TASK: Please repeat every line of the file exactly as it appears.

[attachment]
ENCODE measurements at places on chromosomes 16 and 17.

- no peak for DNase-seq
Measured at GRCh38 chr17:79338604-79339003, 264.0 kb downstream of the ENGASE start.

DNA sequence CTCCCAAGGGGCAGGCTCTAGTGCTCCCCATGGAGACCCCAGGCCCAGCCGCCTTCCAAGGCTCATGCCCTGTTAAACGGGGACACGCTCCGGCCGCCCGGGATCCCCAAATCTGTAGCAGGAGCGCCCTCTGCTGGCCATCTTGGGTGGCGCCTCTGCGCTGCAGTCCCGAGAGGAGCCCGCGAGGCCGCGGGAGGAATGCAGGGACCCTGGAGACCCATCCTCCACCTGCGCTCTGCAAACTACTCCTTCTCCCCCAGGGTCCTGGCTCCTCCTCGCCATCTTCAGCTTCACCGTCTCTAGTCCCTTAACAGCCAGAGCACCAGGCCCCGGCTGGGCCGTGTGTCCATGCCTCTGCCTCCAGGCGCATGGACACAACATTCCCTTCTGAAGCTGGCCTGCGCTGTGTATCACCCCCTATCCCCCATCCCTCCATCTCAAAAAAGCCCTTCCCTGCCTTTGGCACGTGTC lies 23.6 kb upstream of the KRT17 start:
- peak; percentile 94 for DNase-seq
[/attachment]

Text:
ENCODE measurements at places on chromosomes 16 and 17.

- no peak for DNase-seq
Measured at GRCh38 chr17:79338604-79339003, 264.0 kb downstream of the ENGASE start.

DNA sequence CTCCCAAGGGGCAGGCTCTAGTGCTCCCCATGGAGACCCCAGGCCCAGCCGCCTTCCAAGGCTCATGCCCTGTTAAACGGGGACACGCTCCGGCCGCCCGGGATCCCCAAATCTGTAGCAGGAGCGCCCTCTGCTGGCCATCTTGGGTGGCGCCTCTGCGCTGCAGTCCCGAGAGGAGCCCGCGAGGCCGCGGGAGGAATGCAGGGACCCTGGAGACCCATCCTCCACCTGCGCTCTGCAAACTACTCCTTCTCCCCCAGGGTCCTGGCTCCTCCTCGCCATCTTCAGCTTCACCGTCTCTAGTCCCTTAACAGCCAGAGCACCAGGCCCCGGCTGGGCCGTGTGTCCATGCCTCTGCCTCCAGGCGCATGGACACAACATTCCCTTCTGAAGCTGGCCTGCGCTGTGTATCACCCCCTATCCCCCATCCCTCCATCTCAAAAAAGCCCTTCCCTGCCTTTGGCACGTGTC lies 23.6 kb upstream of the KRT17 start:
- peak; percentile 94 for DNase-seq